Although the City Council at first welcomed high-speed rail, some members believe they could have gained clout with the authority by following the lead of Palo Alto, Menlo Park, Atherton and two other northern cities into the Peninsula Cities Consortium. Now, although rail critics from those cities often are referred to as NIMBY (not in my backyard) opponents because the planned route would impact many of their residents who live along the rail corridor, recent glitches in the authority's ridership claims and oversight ability have caught Mr. Simitian's attention.
He said last week that these and other problems reflect "an unfortunate trend that needs to be turned around." He and his colleagues have decided to give the authority until Feb. 1 to present a list of ways to remedy the identified problems or risk losing some state funding for the estimated $43 billion rail link between San Francisco and Los Angeles, he said.
Earlier in the week the consortium (Atherton, Menlo Park, Palo Alto, Burlingame and Belmont) issued a statement that said the authority has "an enormous credibility problem" after an independent review uncovered problems in the ridership projections.
The statement from the consortium's chair, Menlo Park Mayor Rich Cline, is highly critical of the authority, citing mistakes found by the Institute of Transportation Studies at the University of California, Berkeley, a professional group commissioned by the state Legislature. Only with a high number of riders can the authority justify the huge construction costs of the project.
And that wasn't all from Mr. Cline, who also noted recent critical reports from the Office of the State Auditor and the Legislative Analysts Office, and he challenged the authority's assertion that when built, the system would be financially self-sustaining.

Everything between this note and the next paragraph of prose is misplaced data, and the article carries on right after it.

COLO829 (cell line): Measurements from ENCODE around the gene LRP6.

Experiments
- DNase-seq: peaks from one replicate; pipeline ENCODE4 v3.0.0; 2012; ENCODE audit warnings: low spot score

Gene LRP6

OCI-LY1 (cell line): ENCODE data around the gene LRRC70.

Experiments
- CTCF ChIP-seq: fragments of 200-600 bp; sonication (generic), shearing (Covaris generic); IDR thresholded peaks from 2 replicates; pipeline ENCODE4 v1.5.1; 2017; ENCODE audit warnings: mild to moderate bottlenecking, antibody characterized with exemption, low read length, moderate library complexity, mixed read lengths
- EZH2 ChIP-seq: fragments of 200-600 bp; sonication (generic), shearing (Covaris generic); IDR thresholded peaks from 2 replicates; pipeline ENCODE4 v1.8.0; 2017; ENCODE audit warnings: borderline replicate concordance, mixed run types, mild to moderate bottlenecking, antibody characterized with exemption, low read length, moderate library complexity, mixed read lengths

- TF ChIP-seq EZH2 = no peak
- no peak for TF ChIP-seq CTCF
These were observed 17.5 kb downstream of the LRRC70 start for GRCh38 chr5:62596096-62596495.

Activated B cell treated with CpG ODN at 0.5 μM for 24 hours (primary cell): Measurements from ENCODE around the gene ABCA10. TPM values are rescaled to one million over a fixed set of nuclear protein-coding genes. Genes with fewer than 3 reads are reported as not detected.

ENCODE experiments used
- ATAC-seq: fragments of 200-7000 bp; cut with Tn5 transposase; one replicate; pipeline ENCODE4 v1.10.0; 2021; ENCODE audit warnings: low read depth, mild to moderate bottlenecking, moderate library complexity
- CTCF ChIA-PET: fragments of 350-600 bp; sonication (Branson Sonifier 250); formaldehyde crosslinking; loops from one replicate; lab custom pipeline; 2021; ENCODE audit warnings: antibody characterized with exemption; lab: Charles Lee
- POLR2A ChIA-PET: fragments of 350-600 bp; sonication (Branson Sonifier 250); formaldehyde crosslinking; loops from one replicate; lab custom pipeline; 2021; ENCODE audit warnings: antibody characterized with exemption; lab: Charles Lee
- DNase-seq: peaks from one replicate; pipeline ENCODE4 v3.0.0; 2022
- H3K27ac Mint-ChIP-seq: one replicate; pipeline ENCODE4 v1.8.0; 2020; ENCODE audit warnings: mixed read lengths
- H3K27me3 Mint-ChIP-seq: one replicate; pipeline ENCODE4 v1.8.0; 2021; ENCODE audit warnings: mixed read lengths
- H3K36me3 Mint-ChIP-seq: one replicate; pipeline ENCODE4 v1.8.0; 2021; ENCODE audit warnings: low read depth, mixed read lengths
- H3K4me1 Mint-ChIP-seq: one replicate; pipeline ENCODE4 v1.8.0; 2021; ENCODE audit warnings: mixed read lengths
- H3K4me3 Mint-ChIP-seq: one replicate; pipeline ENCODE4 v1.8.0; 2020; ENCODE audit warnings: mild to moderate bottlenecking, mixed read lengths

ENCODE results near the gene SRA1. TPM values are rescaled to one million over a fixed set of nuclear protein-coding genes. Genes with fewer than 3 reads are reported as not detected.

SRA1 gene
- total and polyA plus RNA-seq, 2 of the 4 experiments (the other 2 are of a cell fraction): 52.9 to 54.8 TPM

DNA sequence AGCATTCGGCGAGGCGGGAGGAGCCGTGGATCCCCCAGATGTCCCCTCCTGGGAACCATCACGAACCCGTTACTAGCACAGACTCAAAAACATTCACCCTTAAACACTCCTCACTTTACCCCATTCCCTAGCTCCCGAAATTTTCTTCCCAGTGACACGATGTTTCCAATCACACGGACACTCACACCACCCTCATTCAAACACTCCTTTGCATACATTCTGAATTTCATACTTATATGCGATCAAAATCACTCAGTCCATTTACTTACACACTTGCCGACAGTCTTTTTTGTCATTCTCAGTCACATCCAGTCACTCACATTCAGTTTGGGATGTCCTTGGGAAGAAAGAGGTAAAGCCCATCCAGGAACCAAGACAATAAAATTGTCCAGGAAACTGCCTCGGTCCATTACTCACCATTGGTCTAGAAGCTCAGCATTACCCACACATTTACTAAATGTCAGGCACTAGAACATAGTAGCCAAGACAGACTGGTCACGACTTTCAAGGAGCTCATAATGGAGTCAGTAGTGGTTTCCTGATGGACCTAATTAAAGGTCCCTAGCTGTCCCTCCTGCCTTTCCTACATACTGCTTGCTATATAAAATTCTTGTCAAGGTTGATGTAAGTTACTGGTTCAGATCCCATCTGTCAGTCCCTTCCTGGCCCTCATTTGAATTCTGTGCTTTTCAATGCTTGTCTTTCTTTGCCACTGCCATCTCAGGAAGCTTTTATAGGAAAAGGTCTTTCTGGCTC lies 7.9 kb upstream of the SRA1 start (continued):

The consortium also is concerned that the "key problems may not be resolved because of the intense pressure being exerted by the authority's desire to qualify for federal stimulus funding." Construction must begin by September 2012 on the San Francisco to San Jose segment to qualify California for a $2.25 billion grant. Overall, the authority hopes to get about $17 billion in federal grants, although only $2.25 billion has been committed so far.
Looking ahead, Mr. Cline and the consortium are concerned that "there is no stated plan for paying to operate high-speed rail once it is built, and we fear local taxpayers may be left holding the bag."
Given the High Speed Rail Authority's lackluster performance so far, Mountain View, as well as the entire state, should be worried about the ability of the authority to manage and build this multi-billion-dollar project on time and on budget. City leaders should be concerned about the project's impact around the transit center, Central Expressway and to the homes and businesses near the rail corridor. Mayor Ronit Bryant now attends consortium meetings on an informal basis, but maybe it is time for Mountain View to reconsider its reluctance to join this group, which is simply making sure that the rail authority keeps its promises and does all it can to minimize the impact on all Peninsula cities.